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"Куда идет мир? Каково будущее науки? Как "объять необъятное", получая образование - высшее, среднее, начальное? Как преодолеть "пропасть двух культур" - естественнонаучной и гуманитарной? Как создать и вырастить научную школу? Какова структура нашего познания? Как управлять риском? Можно ли с единой точки зрения взглянуть на проблемы математики и экономики, физики и психологии, компьютерных наук и географии, техники и философии?"

«Network structures: typical organizational patterns (paradigms) in biological and social systems»" 
Alexander V. Oleskin, Vladimir S. Kurdyumov

Alexander V. Oleskin,
Full Professor, General Ecology Department, Biology School, Moscow State University
Full Professor, Philosophy, Biomedical Ethics and Humanities Department, Moscow State University for Medicine & Dentistry. Diractor, Club of Biopolitics, Moscow Society for Natural Sciences

Vladimir S. Kurdyumov
Deputy Director, Institute of Economic Strategies, Russian Academy of Social Sciences
Director General, Non-commercial Joint Stock Organization “Centre for Interdisciplinary Research”


Network structures are a currently fashionable interdisciplinary concept that has been extensively used in natural and social sciences according to several different meanings. A large number of scientists and scholars define a network structure as any system of nodes (vertices) that are connected by links (edges). In terms of this broad sense of the term “network”, mathematical analytical tools have been developed, including the criteria of node centrality in a network (node degree, betweenness, closeness and eigenvector centrality), network density, clustering coefficient, and other important measures in “network science” (Newman 2003, 2012; Barabasi, 2002, and other recent publications).

However, the term “network” is also used according to a narrower meaning, which is particularly frequently applied to human society (Castells, 1996, 2004; Börzel, 1998; Bard & Soderqvist, 2000; Borgatti & Foster, 2003).

Per this narrow meaning, a network is a structure that has no single center (no central leader, pace-maker or dominant element). Its behavior results from cooperative interaction among its elements (nodes), which may include several partial leaders whose influence on the whole structure is limited.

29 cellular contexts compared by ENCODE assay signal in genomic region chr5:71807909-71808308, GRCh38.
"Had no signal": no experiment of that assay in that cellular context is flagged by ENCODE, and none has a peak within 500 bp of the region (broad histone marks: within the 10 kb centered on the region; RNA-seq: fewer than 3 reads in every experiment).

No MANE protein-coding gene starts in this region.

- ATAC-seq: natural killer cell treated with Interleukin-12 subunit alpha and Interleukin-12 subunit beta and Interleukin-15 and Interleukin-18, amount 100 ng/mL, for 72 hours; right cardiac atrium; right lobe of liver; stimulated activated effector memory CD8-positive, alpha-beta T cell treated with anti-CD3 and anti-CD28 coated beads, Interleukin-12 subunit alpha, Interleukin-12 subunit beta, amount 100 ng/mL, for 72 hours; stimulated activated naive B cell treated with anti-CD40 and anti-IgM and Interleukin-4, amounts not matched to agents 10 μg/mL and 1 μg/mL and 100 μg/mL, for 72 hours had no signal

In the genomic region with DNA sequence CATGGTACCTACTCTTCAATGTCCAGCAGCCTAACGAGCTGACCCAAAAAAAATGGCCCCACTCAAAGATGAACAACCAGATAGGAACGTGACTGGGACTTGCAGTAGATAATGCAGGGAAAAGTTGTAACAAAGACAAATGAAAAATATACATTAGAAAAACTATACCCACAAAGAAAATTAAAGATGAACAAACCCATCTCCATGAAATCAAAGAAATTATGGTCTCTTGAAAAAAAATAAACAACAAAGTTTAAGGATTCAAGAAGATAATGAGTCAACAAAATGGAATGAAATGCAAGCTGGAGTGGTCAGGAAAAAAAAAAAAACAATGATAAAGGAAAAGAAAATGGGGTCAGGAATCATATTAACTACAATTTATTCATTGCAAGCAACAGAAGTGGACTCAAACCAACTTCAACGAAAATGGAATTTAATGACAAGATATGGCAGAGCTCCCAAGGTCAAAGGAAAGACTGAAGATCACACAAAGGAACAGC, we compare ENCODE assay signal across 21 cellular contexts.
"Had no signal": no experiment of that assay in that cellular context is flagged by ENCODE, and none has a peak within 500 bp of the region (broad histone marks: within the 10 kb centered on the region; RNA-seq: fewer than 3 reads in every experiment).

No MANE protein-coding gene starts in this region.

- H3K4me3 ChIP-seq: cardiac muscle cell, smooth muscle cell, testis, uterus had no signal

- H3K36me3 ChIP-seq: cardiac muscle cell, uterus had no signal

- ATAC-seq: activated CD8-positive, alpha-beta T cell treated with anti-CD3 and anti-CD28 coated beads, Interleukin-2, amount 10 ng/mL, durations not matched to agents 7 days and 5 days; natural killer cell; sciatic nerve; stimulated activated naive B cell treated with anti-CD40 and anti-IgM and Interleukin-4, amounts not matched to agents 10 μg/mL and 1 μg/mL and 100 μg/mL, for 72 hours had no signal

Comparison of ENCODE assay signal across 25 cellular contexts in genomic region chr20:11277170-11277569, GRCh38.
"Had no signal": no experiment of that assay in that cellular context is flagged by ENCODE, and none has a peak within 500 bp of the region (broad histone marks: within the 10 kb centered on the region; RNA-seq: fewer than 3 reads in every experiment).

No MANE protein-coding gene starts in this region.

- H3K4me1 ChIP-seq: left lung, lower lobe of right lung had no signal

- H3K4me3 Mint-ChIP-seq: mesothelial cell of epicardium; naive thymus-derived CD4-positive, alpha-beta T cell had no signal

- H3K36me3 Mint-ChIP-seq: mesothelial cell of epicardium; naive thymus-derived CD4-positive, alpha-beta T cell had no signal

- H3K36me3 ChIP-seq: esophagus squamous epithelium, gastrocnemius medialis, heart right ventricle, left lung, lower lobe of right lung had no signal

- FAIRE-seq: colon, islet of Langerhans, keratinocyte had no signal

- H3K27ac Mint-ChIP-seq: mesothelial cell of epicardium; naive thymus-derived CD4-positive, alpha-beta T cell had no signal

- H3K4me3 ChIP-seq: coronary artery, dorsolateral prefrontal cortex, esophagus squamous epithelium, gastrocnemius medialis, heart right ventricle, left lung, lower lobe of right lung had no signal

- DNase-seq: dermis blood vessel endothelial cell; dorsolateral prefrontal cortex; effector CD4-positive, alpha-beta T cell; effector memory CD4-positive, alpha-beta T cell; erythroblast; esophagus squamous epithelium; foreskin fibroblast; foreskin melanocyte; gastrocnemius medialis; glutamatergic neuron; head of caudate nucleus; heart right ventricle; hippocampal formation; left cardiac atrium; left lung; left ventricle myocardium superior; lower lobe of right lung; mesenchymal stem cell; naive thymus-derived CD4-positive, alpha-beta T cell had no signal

The World Wide Web largely conforms with these organizational principles. In this work, the term “network” will be use according to the narrow meaning. Network structures are contrasted with hierarchical (vertical, central) structures that contain a single activity center as well as with (quasi-)market[1] (competitive) structures where competition among the nodes prevails over cooperation.

Decentralized cooperative network structures have recently emerged in various spheres of human society. Such network represent bodies (e..g., creative labs or networked businesses) that lack a single boss but may include several partial leaders with different specialization.

Cooperation among network members is stimulated by common goals, norms and attitudes that foster the feeling of belonging to the network and promote members’ identification with it. Cooperation is facilitated by skillful moderators (psychological leaders) that make good use of psychological techniques encouraging creative work and cooperative  interactivity for the purpose of attaining  the whole network’s goals.

In human society, network structures represent “the third alternative to vertical planning” that is typical of centralized hierarchies as well as to “the anarchy of the market” (Powell, 1990; Meulemann, 2008). The principles of network structures can be implemented by commercial enterprises, research centers, social movements, and political bodies. Like a variety of other innovative technological developments (e.g., nuclear energetics or genetic engineering), network structures can produce both positive and negative effects. A threat to the present-day world is posed by the “dark networks” of drug dealers, gangsters, and terrorists. Such network structures, including al-Qaeda and the Islamic State, lack a centralized hierarchy but include influential partial leaders (denoted as hubs in network science) whose removal often inactivates the whole structure.

Nonetheless, there are also a wide variety of beneficial network structures. They are exemplified by hiramas. This abbreviation stands for High-Intensity Research and Management Associations (Oleskin, 1996, 2014a, b; Oleskin & Masters, 1997; Oleskin et al, 2001). This are creative teams which can be set up to deal with an interdisciplinary problem or issue such as Small-Quantity Environmental Pollution Generators or Organized Terrorism. The problem/issue is subdivided into several subproblems. For example, Organized Terrorism can be broken down into: